Giulio Romano (Orbetto) was an Italian architect and painter active during the late Renaissance. Romano’s artistic deviations from the classicism of the High Renaissance and helped define the Mannerism. He was a great contributor to spread throughout Europe the 16th-century Italian style, much through the reproductions engraved by Marcantonio Raimondi. The artist became highly celebrated, especially for his architecture, having a pivotal impact on Italian Mannerist architecture.
Giulio Romano was born in 1499 in Rome, hence his name “Romano.” In his boyhood, he was already an assistant to the much renowned Raphael. He worked on frescoes designed by the great Master in many distinguished locations.
As time passed, Raphael became increasingly trustful of Romano’s technique, and he soon became his right-hand, despite his rather young age. After the Master’s death in 1520, Romano helped to finish a number of the former’s artwork, such as the Vatican frescoes depicting the life of Constantine, as well as Transfiguration and Coronation of the Virgin.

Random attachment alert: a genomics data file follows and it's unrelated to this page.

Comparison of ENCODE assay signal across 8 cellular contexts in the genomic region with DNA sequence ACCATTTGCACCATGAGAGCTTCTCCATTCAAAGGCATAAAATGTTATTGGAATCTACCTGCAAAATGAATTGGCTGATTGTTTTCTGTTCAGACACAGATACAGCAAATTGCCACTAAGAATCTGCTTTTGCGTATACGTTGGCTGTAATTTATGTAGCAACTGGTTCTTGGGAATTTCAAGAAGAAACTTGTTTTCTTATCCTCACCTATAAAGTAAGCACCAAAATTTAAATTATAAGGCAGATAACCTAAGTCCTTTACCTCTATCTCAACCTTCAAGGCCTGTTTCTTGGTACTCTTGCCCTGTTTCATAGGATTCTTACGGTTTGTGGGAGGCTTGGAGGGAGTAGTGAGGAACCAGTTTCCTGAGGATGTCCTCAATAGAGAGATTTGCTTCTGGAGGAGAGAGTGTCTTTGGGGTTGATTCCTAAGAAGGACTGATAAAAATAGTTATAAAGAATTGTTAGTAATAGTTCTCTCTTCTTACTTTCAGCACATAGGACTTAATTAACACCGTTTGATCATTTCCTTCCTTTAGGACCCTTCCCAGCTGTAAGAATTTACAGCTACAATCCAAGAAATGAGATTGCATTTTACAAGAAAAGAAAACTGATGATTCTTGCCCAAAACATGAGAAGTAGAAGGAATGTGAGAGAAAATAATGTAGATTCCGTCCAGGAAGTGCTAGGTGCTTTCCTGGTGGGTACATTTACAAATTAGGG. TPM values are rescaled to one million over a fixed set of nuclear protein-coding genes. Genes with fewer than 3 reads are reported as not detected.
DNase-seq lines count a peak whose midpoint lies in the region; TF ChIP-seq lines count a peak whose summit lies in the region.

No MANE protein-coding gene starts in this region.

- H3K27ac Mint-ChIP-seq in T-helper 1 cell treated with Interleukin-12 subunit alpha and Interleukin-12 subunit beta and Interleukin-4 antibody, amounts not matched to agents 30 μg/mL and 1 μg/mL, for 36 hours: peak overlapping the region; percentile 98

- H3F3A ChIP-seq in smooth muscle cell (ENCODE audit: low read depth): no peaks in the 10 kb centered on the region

After decorating Villa Madama, an important commission for Giuliano de’ Medici, Giulio was courted by the ruler of Mantua, Frederico Gonzaga, who was very fond of the artist’s work, especially regarding his architectures. In 1524, Orbetto decided to accept the invitation to relocate to Mantua, where he would remain until the end of his life. There, the artist created one of his masterpieces of fresco painting and architecture, the Palazzo Te, where he executed his famous illusionistic fresco.
Orbetto also contributed to the ducal palace restoration and reconstruction of the cathedral in Mantua, while also designing the Church of San Benedetto. Indeed, during his time in Mantua, the artist was responsible for most of refurbishing and restoration needed in the city. According to the distinguished artist and art historian Giorgio Vasari, the artist would design chapels temples, gardens, houses, and facades for the city of Mantua.
During the early 1500s, Orbetto went to France. There, he introduced it to the Court of King Francis I concepts of the Italian Renaissance. The artist also designed tapestries. According to Vasari, Romano’s mos prominent pupils were Raffaellino dal Colle, Giovanni Battista Bertani, Fermo Guisoni, Giovanni dal Lione, Figurino da Faenza.